Pumpkin Chili Reenactment

I’m pretty excited for fall. In my family, fall is full of birthdays and milestones. Some are happy, some are pretty sad, but I still love it. Don’t get me wrong. I will miss sunbathing and outdoor showers more than anything. But as the weather cools, I’m find I really am ready to get back to the business of cooking well and eating right. And being able to turn the oven on again without sweating to death.

In preparation, I went to Trader Joe’s this week with my friend Kathrin to stock up on all things pumpkin. I remembered making some sort of pumpkin and black bean chili last year, so I bought a few cans of pumpkin puree, a few cans of beans and a 1lb of ground turkey figuring that seemed like about the right ingredients.

When I got home I started searching for recipes, but they all had something in them I didn’t have in the house or didn’t like. So, I made up my own version based on what we I had and the veggies from the farm this week.

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It came out delicious! But I forgot to take any pictures or write anything down. So, in the interest of full disclosure, the recipe below is a staged reenactment of that chili.

Pumpkin Chili

Ingredients
*makes 6 servings
(the recipe is doubled in the pictures if you are wondering why the pot is so full!)

1-2 tbs butter
1 frying pepper, cut into rings
4 small sweet peppers, cut into rings
1 onion, chopped
1 large jalapeño, sliced thin
2-3 garlic cloves sliced
1/2 tsp each: cumin, paprika, turmeric, cayenne pepper, salt
3 small tomatoes roughly chopped (w/ seeds)
1 15oz can black beans
1 15oz can cannellini beans
2 cans pumpkin puree
1 lb ground turkey
2 cups chicken stock

In a large pot, melt better and sauté onions and peppers over medium heat for 5-10 minutes until soft. Add in jalapeño and chopped garlic and cook a few more minutes.

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Once veggies are soft, mix in spice and cook a few more minutes until fragrant. Then, stir in tomatoes and turn heat to low, letting everything stew for 5-10 more minutes.

In the meantime, brown ground turkey in a separate skillet with just a little bit of olive oil.

After the tomatoes start to get soft and cook down, add pumpkin and chicken stock into the pot. Mix well, then add in beans. Bring everything to a boil, making sure to stir often since the pumpkin is thick so nothing sticks.

Once the pot boils, turn down to low heat and mix in browned turkey. Let pot simmer on low, uncovered, for about 1 hour, stirring often.

chili-pot

I served as is, but you could top with a bit of grated cheese or a scoop of greek yogurt or sour cream.

Enjoy!

Ordinary kitchens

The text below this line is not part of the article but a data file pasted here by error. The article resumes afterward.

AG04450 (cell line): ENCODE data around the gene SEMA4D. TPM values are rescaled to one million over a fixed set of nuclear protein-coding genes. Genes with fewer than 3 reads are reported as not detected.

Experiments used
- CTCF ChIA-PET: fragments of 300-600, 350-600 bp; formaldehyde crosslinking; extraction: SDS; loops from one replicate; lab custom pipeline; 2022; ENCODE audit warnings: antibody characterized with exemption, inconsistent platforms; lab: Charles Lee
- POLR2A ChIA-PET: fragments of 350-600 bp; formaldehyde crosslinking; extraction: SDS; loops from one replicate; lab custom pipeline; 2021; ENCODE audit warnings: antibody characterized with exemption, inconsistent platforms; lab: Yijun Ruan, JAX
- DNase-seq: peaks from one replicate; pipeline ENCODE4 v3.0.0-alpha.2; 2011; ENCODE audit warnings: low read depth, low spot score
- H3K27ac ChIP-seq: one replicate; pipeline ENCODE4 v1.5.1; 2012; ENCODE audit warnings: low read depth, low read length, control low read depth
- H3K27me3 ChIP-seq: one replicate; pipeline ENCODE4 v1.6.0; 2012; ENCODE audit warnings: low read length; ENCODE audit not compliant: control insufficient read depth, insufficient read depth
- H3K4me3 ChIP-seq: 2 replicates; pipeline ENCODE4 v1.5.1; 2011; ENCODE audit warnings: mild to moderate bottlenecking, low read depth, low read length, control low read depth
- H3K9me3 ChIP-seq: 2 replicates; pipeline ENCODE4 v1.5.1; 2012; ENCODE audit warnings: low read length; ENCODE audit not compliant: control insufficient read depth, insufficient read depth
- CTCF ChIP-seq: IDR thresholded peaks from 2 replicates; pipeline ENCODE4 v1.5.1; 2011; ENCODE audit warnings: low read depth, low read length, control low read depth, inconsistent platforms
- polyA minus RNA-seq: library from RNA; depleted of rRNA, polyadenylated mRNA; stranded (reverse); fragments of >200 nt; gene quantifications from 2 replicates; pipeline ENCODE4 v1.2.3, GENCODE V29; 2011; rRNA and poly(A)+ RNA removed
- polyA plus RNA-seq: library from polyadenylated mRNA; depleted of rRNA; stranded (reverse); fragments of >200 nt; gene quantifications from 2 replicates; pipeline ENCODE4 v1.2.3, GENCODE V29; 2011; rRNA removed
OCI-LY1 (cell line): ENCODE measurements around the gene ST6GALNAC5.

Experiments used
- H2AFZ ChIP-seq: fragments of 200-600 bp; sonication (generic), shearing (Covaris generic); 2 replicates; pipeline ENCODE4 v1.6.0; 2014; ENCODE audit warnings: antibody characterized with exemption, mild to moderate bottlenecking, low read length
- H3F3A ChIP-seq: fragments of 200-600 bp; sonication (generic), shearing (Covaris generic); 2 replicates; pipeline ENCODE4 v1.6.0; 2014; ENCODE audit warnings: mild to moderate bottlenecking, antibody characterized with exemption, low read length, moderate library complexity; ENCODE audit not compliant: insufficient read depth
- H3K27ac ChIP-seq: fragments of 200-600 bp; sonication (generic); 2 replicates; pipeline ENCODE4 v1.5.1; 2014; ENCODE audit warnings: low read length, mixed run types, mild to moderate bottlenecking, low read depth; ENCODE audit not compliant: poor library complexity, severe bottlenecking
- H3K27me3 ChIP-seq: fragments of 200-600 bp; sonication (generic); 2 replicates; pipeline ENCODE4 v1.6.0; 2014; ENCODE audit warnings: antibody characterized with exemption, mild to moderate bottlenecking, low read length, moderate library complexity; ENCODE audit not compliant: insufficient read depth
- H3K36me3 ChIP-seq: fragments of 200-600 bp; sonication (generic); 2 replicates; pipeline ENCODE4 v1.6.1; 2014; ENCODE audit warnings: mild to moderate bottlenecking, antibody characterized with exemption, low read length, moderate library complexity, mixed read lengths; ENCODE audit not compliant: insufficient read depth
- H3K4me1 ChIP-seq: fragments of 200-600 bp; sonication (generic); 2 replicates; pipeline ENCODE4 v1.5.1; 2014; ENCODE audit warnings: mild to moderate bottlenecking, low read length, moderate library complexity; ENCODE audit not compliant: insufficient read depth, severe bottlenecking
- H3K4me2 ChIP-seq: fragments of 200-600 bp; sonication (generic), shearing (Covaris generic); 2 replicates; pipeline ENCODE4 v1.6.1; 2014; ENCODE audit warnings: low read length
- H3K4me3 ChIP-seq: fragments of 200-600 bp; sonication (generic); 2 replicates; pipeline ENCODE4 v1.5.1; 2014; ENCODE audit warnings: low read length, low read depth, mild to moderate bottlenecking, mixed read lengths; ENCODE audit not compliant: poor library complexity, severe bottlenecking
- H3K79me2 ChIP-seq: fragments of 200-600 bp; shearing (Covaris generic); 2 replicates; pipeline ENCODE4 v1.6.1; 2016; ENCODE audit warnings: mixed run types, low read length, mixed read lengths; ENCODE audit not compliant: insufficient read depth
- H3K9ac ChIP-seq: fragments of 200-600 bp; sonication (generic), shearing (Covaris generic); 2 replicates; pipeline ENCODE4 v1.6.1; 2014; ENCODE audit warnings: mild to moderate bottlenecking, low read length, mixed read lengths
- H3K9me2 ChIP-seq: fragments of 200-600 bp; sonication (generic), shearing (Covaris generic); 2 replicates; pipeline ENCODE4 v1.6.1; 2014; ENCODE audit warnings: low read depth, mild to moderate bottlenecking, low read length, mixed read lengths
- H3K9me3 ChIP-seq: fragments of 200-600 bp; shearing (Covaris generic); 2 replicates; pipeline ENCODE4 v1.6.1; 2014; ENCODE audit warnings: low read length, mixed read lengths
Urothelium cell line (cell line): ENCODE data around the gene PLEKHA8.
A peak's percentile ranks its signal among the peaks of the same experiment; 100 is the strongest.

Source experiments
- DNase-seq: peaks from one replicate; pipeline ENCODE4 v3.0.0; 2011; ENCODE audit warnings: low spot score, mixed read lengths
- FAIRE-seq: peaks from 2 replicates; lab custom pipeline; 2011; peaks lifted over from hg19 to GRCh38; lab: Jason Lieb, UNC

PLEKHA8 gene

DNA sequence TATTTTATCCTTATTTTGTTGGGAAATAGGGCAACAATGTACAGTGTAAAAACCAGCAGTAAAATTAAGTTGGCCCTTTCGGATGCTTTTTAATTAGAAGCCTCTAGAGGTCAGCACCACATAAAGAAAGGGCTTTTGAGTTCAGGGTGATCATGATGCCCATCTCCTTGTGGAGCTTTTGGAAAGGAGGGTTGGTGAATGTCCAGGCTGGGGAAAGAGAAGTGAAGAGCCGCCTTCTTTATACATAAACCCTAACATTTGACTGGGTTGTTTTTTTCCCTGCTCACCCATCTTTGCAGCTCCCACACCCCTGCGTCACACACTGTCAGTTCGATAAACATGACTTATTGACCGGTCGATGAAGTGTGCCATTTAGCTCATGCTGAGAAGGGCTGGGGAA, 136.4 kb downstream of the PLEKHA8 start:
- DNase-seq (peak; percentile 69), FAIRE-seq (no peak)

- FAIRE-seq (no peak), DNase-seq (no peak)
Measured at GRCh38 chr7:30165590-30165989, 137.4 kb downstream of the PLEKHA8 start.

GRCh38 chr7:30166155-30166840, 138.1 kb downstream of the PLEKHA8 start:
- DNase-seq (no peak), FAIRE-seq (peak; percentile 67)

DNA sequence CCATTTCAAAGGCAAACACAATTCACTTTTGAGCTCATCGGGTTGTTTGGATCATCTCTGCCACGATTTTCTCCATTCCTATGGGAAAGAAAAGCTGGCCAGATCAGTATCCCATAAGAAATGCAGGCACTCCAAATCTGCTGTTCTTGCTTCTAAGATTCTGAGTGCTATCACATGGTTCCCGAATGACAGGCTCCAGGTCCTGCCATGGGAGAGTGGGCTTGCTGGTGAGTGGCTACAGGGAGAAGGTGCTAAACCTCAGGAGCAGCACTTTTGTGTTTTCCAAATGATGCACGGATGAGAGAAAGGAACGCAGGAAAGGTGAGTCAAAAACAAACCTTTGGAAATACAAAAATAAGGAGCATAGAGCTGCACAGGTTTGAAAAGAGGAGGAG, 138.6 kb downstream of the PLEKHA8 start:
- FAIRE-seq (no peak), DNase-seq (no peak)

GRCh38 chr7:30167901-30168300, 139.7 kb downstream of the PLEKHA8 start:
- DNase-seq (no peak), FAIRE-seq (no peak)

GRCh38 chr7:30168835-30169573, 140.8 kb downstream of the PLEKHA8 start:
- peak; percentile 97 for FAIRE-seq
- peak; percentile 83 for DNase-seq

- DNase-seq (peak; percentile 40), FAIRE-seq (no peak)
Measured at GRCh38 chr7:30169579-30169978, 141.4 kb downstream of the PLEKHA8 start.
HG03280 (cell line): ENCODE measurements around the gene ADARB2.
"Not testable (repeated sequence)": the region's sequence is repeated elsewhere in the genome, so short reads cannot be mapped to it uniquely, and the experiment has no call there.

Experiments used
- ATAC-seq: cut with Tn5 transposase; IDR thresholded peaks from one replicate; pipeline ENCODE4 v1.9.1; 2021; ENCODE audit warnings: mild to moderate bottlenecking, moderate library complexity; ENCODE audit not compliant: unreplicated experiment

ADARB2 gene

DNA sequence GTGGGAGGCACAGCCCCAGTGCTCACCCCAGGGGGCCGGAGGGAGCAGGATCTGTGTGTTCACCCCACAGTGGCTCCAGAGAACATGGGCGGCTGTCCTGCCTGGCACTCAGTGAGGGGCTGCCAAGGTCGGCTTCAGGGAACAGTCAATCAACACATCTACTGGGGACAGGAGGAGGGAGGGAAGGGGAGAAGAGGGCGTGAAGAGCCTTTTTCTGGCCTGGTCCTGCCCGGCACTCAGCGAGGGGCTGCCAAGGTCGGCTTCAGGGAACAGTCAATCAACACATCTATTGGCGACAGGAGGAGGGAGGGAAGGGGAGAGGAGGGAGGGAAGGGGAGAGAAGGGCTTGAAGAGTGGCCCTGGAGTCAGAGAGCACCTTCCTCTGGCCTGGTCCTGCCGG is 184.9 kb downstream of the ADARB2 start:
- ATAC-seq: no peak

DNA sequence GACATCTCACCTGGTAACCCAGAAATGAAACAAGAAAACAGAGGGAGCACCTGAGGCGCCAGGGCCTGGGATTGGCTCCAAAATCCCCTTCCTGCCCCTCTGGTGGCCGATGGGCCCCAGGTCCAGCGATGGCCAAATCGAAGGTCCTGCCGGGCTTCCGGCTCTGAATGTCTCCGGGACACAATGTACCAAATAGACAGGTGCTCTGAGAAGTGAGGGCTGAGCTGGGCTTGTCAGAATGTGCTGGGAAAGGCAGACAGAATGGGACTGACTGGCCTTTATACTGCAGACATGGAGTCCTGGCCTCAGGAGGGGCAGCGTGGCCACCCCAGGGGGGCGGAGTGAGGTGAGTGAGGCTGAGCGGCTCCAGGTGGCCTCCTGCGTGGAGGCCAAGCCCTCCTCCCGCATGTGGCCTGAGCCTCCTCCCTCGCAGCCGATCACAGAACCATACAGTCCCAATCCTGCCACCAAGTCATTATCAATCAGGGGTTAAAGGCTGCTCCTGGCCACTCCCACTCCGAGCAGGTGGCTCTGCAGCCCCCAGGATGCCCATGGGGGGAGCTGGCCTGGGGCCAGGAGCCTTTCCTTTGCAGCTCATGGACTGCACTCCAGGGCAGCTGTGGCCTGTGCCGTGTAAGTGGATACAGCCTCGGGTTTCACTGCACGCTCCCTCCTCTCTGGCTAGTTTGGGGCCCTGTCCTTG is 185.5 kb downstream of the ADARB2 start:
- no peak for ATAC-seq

This year, I had two major “aha!” moments, both while driving and both related to food. Out of the first, back in January, came the topic for my master’s thesis. The second, which happened today, gave me the idea for my next project. It’s called “Ordinary Kitchens,” and will chronicle the stories behind the best dishes I have encountered in the homes of my friends and family.

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my ordinary kitchen

You see, on my journey to learn everything there is to know about food, I’ve jumped around a lot:

I’ve tried to figure out what I really want to learn and why.

I’ve been both light hearted and serious in my approach.

I’ve created a recipe blog and studied food policy at the graduate level.

I’ve waded through serious and paralyzing self doubt.

I’ve questioned whether or not I can make a positive impact on a food system that doesn’t work the way I’d like it to.

I’ve tried to decide if I should cook or write, or go to culinary school or get a Phd.

Here’s what I know: food is the starting point of everything else in life. It’s as simple and complex as we are. It’s what we make of it. Not a day goes by where we don’t think about it and touch it and plan around it. Because of that, there is knowledge and richness to be soaked up absolutely everywhere.

So, I am enrolling myself in cooking school by taking the time to discover the hidden secrets in all the ordinary kitchens in my life. Then, I’ll share what I find out here. If one instant driving in the car can be so life-altering, imagine how far preparing an entire meal can take us.

Where have I been? A story in 10 pictures

Here are top 5 reasons (excuses) I have not blogged since July:

5. I returned from a month-long cross country road trip and wanted to savor the feeling of being unplugged.

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4. It was summer, I can walk to the beach from my house, and I don’t like getting sand in my laptop.